Here’s why Doug Ford can get away with squeezing Ontario’s colleges and universities

Posted on February 29, 2024 in Education Debates

Source: — Authors: – Politics/Opinion
February 29, 2024.   By Martin Regg Cohn Political Columnist

Post-secondary education institutions will always be the sacrificial lambs of this province’s politics, Martin Regg Cohn writes.

The problem with Premier Doug Ford’s pocketbook populism is that it’s so infectious.

It catches on with voters. And latches on to opposition politicians.

Ford led the way by cutting and then freezing tuition for campuses across Ontario after taking power in 2018. Now, New Democrats and Liberals are parroting his tuition position — freeze for the foreseeable future — lest they be outflanked.

Ford sets the affordability agenda and his rivals flatter the premier by aping him. Students approve, parents applaud and politicians play along to harvest every vote.

In their shared political playbook, post-secondary populism can’t be beat. Too bad it leaves Ontario’s colleges and universities holding the bag.

You don’t need a PhD in math to figure out that someone pays a price for a freeze and a free ride. The problem with pocketbook populism is that it’s a shell game, not a serious strategy.

Ford understands that. Just look at his growing lead in the latest public opinion polls, where voters are rewarding him for his generosity and grandiosity.

Refund licence plate fees! Banish more road tolls! Cut gas taxes!

Few complain because — here’s the magic — our roads still get built even if the taxes and tolls aren’t collected. That’s because the funding is found, magically, from another budgetary stash of cash — albeit at the expense of something else.

Now consider the higher education equation: Ford cuts funding by 10 per cent, then freezes it every year thereafter — all the while refusing to make up the difference.

Then his Progressive Conservative government goads colleges and universities into recruiting foreign students with extraordinarily extortionary tuition rates to bolster their bottom line. Until the resulting chaos forced the federal government to clamp down on this costly free for all, cutting off campuses from their newest addiction.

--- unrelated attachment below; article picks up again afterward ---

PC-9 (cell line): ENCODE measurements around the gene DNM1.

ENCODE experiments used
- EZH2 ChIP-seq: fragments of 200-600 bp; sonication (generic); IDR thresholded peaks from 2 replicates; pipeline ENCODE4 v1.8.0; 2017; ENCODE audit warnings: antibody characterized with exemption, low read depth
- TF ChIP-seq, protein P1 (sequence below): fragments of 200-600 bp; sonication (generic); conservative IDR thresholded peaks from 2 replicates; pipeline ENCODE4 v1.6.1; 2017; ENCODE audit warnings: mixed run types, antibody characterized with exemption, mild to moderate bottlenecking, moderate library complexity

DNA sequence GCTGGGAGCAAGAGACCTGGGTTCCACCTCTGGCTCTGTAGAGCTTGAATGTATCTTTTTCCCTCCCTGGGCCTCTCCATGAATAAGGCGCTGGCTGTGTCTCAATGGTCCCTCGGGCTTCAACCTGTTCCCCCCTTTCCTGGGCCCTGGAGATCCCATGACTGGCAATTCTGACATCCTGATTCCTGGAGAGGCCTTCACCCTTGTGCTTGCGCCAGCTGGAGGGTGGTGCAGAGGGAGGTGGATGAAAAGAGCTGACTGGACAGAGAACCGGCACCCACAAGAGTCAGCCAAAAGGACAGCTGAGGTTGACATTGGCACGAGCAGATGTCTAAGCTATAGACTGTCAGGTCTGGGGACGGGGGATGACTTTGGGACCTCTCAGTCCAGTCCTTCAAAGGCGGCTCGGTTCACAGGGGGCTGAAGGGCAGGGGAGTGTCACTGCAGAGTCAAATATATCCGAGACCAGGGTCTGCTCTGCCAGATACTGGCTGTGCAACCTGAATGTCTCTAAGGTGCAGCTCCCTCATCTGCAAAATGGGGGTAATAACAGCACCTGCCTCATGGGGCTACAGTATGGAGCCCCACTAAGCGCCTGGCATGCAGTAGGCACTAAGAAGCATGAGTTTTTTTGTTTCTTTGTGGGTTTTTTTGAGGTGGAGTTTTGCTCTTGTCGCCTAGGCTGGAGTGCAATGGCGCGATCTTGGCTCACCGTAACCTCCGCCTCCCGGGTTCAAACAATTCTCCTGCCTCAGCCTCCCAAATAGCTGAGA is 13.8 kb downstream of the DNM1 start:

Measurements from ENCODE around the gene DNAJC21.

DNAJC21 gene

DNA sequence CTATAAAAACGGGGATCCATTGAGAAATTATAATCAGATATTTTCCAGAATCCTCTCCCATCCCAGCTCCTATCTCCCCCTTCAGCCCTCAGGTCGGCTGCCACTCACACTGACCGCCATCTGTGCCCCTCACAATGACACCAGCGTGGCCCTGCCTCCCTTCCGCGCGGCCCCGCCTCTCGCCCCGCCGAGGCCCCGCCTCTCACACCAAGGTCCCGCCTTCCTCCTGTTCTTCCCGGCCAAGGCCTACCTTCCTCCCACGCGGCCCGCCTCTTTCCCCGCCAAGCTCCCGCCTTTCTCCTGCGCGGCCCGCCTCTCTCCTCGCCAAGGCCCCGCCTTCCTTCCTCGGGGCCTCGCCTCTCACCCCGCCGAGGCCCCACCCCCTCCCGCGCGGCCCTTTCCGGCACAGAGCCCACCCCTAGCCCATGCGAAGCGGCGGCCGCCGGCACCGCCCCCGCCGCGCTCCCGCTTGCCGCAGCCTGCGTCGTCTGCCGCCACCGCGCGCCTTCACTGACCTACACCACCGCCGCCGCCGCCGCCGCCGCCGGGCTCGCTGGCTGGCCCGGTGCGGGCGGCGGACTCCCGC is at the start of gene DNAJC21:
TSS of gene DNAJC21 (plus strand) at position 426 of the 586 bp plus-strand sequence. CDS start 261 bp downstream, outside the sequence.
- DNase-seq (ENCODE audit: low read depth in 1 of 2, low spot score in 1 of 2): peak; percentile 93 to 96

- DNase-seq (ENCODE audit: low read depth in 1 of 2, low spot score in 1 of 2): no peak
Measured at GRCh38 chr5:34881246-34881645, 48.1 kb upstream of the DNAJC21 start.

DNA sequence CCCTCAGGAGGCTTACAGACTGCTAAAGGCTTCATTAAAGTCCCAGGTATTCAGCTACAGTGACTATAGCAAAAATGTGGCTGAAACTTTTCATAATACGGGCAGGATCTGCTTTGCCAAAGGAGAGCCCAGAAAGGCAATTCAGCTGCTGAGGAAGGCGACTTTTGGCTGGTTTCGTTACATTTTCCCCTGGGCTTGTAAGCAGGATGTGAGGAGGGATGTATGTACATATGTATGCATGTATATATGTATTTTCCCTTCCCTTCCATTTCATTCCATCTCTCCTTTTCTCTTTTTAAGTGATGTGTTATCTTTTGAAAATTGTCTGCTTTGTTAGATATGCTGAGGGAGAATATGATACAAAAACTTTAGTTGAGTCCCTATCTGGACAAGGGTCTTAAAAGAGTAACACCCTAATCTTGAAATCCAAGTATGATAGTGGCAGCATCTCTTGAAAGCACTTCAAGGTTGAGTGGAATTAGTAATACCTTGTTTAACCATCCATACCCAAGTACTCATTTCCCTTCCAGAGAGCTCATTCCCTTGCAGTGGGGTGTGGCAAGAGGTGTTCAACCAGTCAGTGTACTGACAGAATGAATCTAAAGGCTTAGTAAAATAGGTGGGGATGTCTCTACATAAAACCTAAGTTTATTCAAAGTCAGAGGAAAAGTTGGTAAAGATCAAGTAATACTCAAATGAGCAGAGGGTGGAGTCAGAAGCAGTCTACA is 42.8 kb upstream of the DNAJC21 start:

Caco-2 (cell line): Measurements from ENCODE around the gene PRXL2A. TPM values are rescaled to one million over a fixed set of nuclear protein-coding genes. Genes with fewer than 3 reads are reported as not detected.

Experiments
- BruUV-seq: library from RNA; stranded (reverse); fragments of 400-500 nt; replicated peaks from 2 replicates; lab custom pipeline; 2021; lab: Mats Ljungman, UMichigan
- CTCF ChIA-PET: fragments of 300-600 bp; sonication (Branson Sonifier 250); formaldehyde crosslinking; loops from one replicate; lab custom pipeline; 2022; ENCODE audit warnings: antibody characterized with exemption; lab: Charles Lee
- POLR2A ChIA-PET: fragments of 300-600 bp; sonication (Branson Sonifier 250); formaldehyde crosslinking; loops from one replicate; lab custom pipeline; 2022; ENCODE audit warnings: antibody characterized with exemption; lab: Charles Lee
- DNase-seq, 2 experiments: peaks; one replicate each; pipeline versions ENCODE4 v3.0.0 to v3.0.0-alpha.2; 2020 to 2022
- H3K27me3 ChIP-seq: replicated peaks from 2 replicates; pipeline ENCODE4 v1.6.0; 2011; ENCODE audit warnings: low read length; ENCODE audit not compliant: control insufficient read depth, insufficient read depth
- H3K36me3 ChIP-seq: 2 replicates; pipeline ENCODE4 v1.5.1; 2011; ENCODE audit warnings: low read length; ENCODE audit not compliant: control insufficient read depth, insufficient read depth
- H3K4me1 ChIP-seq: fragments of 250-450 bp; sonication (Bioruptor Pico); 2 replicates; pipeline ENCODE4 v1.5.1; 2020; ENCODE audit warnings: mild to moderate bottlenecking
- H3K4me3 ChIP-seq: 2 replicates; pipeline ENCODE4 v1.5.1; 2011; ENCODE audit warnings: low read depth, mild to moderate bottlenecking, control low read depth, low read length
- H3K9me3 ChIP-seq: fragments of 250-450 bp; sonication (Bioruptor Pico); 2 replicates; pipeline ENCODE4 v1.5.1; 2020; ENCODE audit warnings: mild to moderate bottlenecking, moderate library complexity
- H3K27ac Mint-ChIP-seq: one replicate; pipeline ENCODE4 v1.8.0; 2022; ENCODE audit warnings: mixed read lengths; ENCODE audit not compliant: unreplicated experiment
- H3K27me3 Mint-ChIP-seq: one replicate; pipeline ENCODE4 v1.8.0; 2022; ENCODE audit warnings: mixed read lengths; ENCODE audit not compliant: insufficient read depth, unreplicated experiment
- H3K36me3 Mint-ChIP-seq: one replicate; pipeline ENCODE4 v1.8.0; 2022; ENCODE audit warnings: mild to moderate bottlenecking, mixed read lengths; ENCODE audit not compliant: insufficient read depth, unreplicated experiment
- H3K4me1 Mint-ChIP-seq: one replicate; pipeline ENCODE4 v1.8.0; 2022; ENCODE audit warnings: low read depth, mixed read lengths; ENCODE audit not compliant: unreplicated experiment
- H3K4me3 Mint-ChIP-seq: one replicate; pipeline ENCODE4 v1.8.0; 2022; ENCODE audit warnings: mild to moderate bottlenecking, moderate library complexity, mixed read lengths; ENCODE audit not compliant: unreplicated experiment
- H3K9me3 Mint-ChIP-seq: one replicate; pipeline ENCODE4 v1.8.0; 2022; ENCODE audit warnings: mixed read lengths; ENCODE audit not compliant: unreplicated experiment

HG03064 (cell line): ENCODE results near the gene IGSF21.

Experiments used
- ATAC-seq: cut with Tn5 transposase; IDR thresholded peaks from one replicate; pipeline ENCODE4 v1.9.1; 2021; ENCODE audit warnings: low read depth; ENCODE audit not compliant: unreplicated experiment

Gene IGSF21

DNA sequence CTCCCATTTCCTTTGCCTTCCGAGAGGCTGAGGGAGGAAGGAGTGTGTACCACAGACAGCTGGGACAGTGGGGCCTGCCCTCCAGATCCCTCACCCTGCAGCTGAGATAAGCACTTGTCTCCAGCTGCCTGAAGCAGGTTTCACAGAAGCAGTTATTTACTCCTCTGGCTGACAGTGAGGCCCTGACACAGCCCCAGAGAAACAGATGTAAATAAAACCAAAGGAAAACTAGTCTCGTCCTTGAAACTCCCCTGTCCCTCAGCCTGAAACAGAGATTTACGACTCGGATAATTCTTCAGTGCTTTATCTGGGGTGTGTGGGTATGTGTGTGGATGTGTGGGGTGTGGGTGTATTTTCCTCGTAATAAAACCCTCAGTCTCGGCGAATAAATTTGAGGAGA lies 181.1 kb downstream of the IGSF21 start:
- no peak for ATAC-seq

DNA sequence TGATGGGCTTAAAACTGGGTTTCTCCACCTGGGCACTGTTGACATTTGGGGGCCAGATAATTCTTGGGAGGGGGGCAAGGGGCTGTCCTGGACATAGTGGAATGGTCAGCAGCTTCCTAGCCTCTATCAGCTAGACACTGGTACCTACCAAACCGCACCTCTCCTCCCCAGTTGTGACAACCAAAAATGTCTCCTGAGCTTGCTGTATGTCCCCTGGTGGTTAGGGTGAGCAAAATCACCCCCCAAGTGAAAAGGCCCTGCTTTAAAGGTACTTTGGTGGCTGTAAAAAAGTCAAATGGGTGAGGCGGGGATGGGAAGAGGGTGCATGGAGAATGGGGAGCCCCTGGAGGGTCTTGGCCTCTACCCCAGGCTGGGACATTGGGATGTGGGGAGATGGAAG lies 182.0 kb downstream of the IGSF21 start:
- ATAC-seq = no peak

After five years of policy bankruptcy, Ford’s Tories landed on the Canadian tradition of a commission. They empowered and empanelled a blue-ribbon panel, presumably to provide political cover to do what must one day — some day — be done.

Predictably, the panel urged the government to raise tuition rates amid rising inflation and/or bolster government funding to make up the difference. This week, the Ford government decided to ignore its own experts, proclaiming that tuition shall remain in the deep freeze now and for years to come.

“I will not apologize for continuing to freeze tuition,” Colleges and Universities Minister Jill Dunlop proclaimed, echoing the premier’s impromptu talking points earlier this month.

This is not the time, the Tories say, for a tuition increase. If not now in 2024, neither was it time in 2019, 2020, 2021, 2022 or 2023; nor will be 2025 or 2026 — you get the idea.

Which raises a reasonable question on tuition: Is there ever a good time for a politician to allow for an increase, if only to keep up with inflation?

Answer: Former NDP premier Bob Rae (later a Liberal) headed a similar tuition panel appointed by the Liberal premier of the day, Dalton McGuinty, two decades ago. It concluded that students so clearly benefit from the public investment in their education that they should also contribute their fair share — with the caveat that student aid should remove barriers to accessibility.

The last Liberal government of Kathleen Wynne built on that principle by boosting student aid to the point that those in need would effectively be spared out of pocket tuition, with more generous grants in lieu of loans. The Tories trashed that formula in favour of lower tuition for all — rich and poor — at the expense of campus operating budgets.

This week, Dunlop ‘s ministry had fun with figures by coughing up — and then dressing up — roughly $1 billion in one-time funding, stretched over three years, spread across so many areas that it amounts to a rounding error and a strategic error.

It allocates barely $700 million — or roughly $233 million a year — to be divvied up among colleges and universities in a post-secondary system with 47 campuses. That’s a fraction of the nearly $2.5 billion funding infusion recommended by the government’s own expert panel, which also called for a five per cent tuition increase that the Tories are ignoring.

This stingy strategy comes mere weeks after campuses discovered that the cash cow foisted upon them by the Ford government — high foreign student fees — can no longer be milked so murkily.

Are the premier and his Progressive Conservatives hostile to higher education? Or merely fixated on the bottom line?

In truth, their policy is neither idiocy nor ideology, merely expediency. There are no votes to be had in higher tuition for higher education, and there are no votes to be lost in starving the system of proper funding to keep it afloat (which is why the previous Liberal governments of Wynne and McGuinty also froze the base operating grants to colleges and universities year after year).

A government that dares to shortchange health care will hear about it from doctors and nurses, patients and their families; a politician who squeezes primary or secondary schools will face protests from teachers and parents.

But colleges and universities are the sacrificial lambs of Ontario politics: Underfunded, frozen and fleeced by all parties all the time.

(Disclosure: I’m a senior fellow at Toronto Metropolitan University and at the University of Toronto’s Munk School of Global Affairs and Public Policy.)

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